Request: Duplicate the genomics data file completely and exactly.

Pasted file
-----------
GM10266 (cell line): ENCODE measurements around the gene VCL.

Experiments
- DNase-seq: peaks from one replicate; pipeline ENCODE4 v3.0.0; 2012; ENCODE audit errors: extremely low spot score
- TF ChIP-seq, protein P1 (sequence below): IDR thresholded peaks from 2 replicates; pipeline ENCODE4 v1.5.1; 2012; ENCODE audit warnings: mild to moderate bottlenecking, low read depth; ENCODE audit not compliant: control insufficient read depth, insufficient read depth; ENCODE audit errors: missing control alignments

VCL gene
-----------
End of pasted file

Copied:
GM10266 (cell line): ENCODE measurements around the gene VCL.

Experiments
- DNase-seq: peaks from one replicate; pipeline ENCODE4 v3.0.0; 2012; ENCODE audit errors: extremely low spot score
- TF ChIP-seq, protein P1 (sequence below): IDR thresholded peaks from 2 replicates; pipeline ENCODE4 v1.5.1; 2012; ENCODE audit warnings: mild to moderate bottlenecking, low read depth; ENCODE audit not compliant: control insufficient read depth, insufficient read depth; ENCODE audit errors: missing control alignments

VCL gene